Southeast Missouri State University student publication

High schools work together at the FIRST Technology Robotics competition

Wednesday, January 31, 2024
Robot looks to the audience while trying to complete it's task in FIRST robot competition.
Photo by Lily Niebrugge

On Jan. 29, teams from 12 different high schools took over SEMO’s recreational center to compete in the FIRST Technology Robotics Competition.

At the competition, teams were tasked with building robots to complete certain tasks, such as moving plastic tiles or throwing paper airplanes, within a short timeframe.

Program Delivery Partner for FIRST Technology challenge in Missouri, Leslie Steinmeyer, says that the program's main goal is to teach students new skills and help them get jobs in the future.

The students in our program learn a tremendous number of skills. They're learning problem-solving. They're learning engineering skills, as well as soft skills.” Steinmeyer said, “And through the process of our Dean's List finalist. They get a chance to put together a resume and do mock interviews which helps them find jobs or helps them when they go to apply for jobs.”

Steinmeyer goes on to say that everyone at the competition is very friendly and welcoming towards each other. The league encourages students to use the phrase “coopetition” to ensure that everyone treats each other with respect.

“Nobody here is cutthroat that parents are cheering for teams other than the team that their child is on,” Steinmeyer said. “This is not a tense competition. This is a time to celebrate the accomplishments of the season, and at the Southeast, league teams help each other because we have what we call ‘coopetition’ where you treat your opposing team as though they're your teammate.”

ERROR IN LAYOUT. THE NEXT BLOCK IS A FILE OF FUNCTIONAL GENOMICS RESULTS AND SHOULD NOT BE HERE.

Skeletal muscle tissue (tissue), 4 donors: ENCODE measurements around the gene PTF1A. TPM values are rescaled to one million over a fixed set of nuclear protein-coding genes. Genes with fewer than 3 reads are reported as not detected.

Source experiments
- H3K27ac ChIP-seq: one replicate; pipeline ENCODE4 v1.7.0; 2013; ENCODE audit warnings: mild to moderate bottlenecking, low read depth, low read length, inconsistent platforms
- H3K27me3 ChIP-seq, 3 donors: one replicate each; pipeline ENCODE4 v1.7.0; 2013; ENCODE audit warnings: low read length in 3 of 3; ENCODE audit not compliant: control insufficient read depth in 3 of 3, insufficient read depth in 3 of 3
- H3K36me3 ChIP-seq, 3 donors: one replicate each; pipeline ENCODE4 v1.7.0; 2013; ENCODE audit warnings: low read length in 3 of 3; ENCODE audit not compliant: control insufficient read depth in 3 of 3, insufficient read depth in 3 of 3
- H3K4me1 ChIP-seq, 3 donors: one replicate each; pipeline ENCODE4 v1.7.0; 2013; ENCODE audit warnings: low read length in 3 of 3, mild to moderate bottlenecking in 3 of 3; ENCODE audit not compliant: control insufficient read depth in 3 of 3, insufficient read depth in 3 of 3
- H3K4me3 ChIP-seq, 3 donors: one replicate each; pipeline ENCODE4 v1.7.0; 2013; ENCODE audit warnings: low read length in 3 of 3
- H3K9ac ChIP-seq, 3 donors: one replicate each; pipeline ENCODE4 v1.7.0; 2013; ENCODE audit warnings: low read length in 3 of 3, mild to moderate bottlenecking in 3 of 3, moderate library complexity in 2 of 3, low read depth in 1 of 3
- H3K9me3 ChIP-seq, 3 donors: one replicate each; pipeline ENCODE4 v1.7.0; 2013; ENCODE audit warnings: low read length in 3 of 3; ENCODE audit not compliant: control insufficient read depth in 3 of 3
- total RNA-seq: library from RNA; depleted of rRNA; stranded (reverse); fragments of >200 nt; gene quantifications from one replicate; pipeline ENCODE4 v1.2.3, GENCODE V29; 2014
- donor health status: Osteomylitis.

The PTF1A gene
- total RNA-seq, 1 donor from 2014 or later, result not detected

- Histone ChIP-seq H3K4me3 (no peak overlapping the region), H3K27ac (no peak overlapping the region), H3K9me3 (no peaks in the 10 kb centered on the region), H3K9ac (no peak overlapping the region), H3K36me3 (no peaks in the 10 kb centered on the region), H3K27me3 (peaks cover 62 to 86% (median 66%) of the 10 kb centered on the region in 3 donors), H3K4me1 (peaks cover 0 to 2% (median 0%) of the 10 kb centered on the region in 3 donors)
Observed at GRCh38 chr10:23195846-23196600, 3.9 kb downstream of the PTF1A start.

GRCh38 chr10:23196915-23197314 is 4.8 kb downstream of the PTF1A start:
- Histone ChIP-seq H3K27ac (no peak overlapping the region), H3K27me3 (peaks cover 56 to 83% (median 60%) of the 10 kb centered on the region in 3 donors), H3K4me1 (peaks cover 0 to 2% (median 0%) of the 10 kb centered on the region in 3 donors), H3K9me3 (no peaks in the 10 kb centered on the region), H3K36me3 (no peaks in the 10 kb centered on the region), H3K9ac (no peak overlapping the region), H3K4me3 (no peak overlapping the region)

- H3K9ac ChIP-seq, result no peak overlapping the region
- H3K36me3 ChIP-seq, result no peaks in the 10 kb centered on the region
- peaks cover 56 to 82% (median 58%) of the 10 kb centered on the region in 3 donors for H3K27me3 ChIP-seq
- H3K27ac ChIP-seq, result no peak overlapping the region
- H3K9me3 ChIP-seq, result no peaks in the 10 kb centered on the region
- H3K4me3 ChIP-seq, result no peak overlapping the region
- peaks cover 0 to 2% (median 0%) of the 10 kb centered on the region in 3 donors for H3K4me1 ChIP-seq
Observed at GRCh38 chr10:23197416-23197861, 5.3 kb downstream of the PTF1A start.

The competition allows high schoolers to interact with students from other schools and share ideas.

Senior at Maryville Senior High, Grady Warren appreciates the opportunity to interact with his peers from other high schools that he may normally never meet.

“It gives a place for peers to interact with each other and make connections. I really like being able to see the other schools and being able to talk with them.” Warren said.

Students add the final touches to their robot minutes before it competes.
Photo by Lily Niebrugge

The process of working together to build the robot creates an opportunity for students to work together to accomplish a common goal.

Teacher at Cape Central High School and robotics coach Julie Fuehne is proud of her students because of their teamwork skills.

“They have great teamwork and great spirits and encourage each other and bank ideas off of each other,” Fuehne said.

The teams advancing to the Missouri/ Kansas Regional Championship in Rolla are the “Gearheads” from Leopold Junior and Senior High School, “Those Guys” from Jackson Senior High School and “MotorDame” from Notre Dame Regional High School.